Southern California teen Chloe Kim wins gold with historic performance

In what amounted to a historic victory lap, 17-year-old Chloe Kim became the first woman to land back-to-back 1080s — two triple rotations in a flash — at the Olympic Games, earning a near-perfect score of 98.25 and confirming her dominance in the sport.
(Lee Jin-man / Associated Press)

Staring down the halfpipe, ready for her third and final run, Chloe Kim hesitated a moment.

The Southern California teenager stamped her snowboard, leaned forward and exhaled hard. Twice.

An athletic prodigy at 17, Kim already clinched her first gold at these 2018 Winter Olympics with a solid first run, but solid wasn’t going to be enough.

“I was like, I can do better than that,” she said. “I can one-up myself.”

Putting an exclamation mark on her victory, Kim became the first woman to land back-to-back 1080s — two triple rotations in a flash — at the Pyeongchang Games, earning a near-perfect score of 98.25 and confirming her dominance in the sport.


“That third run was just for me,” she said. “To show myself that I could do it.”

Tuesday at Phoenix Snow Park was more than just a contest, it was a watershed moment in women’s snowboarding.

By taking the silver with a score of 89.75, Liu Jiayu made good on China’s ardent campaign to reach a world-class level, a project that began with the conversion of young gymnasts and martial artists.

Just as significantly, Arielle Gold of the U.S., who first showed promise at the 2012 Youth Olympics, won the bronze by slipping past teammate Kelly Clark with an 85.75 run at the very end.

Clark is a crucial figure in snowboarding, a woman competing in her fifth Olympics after winning a gold and two bronzes in past trips. Younger riders on the American team consider her a mentor.

“That’s what was bittersweet about it being between Kelly and I for that third spot,” the 21-year-old Gold said. “She’s always been a huge inspiration for me throughout my career, always been looking out for me every step of the way.”

Clark acknowledged that these might be her last Olympics. The 34-year-old talked about a passing of the torch.

“These women are the future of snowboarding,” she said. “They’re just getting started.”

No one embodies that future better than Kim, who figures to become a breakout star in Pyeongchang.

Her story is well known. Growing up in the suburbs of Los Angeles, she first tried snowboarding at age 4 when her father brought her to a local ski resort.

Jong Jin Kim and the rest of the family were at the snow park Tuesday, watching from the base of the hill.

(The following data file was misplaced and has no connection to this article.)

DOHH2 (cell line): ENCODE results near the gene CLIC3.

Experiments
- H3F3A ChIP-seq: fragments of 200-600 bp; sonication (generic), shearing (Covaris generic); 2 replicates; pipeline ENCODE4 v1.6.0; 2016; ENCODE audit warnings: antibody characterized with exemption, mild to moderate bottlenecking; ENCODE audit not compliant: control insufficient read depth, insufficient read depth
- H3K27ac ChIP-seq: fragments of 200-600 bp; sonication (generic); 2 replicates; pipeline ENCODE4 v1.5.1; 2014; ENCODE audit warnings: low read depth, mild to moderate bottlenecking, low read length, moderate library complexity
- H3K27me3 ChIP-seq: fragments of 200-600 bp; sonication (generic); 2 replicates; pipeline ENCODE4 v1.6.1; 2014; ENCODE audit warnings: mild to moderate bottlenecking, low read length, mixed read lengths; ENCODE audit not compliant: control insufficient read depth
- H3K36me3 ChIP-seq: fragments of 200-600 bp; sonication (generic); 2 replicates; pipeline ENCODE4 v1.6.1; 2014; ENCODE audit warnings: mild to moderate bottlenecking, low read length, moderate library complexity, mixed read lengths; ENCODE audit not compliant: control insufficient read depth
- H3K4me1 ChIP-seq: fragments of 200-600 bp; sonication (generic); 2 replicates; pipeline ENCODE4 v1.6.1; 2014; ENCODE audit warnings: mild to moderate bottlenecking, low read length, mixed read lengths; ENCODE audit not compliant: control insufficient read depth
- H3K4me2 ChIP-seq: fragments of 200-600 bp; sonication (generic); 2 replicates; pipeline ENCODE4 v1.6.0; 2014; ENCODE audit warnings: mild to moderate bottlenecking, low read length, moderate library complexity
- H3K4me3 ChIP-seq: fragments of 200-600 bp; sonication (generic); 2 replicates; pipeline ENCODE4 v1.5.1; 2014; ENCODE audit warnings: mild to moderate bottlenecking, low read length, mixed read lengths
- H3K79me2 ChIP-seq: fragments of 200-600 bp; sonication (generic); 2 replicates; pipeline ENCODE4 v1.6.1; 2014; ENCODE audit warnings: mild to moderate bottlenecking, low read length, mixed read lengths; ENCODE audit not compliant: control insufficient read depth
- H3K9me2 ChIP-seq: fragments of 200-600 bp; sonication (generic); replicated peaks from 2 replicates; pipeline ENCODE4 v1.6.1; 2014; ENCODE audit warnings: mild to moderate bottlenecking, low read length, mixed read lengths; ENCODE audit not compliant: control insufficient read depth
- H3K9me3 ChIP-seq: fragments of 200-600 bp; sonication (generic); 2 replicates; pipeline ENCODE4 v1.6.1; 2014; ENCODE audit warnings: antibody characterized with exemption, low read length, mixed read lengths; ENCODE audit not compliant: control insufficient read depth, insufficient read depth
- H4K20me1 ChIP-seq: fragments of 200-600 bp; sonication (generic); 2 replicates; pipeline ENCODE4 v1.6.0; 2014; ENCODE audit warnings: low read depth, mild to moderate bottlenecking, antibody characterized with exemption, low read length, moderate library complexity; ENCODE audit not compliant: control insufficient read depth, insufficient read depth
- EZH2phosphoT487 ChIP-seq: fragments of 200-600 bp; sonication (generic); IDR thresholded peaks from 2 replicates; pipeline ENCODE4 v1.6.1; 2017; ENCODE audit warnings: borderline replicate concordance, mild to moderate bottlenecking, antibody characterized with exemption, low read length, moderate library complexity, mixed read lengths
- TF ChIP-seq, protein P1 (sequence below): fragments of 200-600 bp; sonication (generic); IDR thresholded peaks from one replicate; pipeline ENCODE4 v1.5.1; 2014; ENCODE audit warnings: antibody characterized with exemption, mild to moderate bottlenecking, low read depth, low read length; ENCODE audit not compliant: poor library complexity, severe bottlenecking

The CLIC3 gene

“It was a great moment of my life,” he said. “The first run was nervous … maybe she would fall all three runs.”

That wasn’t likely to happen to a snowboarder who burst onto the scene with an X Games silver at 13. Kim actually qualified for the 2014 Sochi Olympics, but was too young to meet the age requirement.

Almost from the start, she displayed uncanny balance and speed, generating the momentum necessary to launch herself high above the pipe, creating enough time and space for elaborate tricks.

At the 2016 U.S. Grand Prix, she became the first female snowboarder to land the double-1080s and score a perfect 100. That moment has reverberated throughout the sport and could still be felt here at the Games.

Coming into the final, the top 12 competitors knew they would need to take some chances.

“It just shows you the direction women’s snowboarding is going to go,” Gold said. “Now it takes a 1080 or some really creative tricks to get on the podium and it’s great to see.”

As a veteran, Clark reflected on how much more technical and difficult things had become since her gold-medal performance at the 2002 Salt Lake City Games.

“If I did the run that I won with in Salt Lake,” she said, “I wouldn’t even make the final today.”

So it figured that Kim would keep her foot on the gas for the final trip down the pipe.

The Games had been unnerving, she acknowledged, what with all the expectations and media attention. She had spent a few days beforehand in Japan, doing some casual riding in “pow,” as she calls fresh powder.

Once in Pyeongchang, she tried to stay loose with one of her cherished pastimes — social media.

It is a measure of her growing celebrity that, over the past weeks and months, her Twitter followers have jumped — by her calculation — from about 164,000 to more than 300,000.

“This whole experience has been insane,” she said. “You hear so much about the Olympics but just being a part of it is a completely different story.”

Like a lot of snowboarders, Kim likes to pump music through her earbuds during competition. It was a Lady Gaga song for the first run and maybe — she could not quite recall — Migos’ “MotorSport” at the end.

Shooting into the pipe, she started with a huge backside air, then transitioned quickly into those 1080s. Next came a 900, a McTwist and a couple more tricks that, despite their apparent difficulty, she described as “pretty mellow.”

Sailing to the bottom of the hill, she threw her hands up momentarily, then grabbed her head as if amazed.

The kid had given a performance for the ages.

“I don’t really know what’s happening — I’m a little overwhelmed,” she said. “This was the best outcome I could have ever asked for.”

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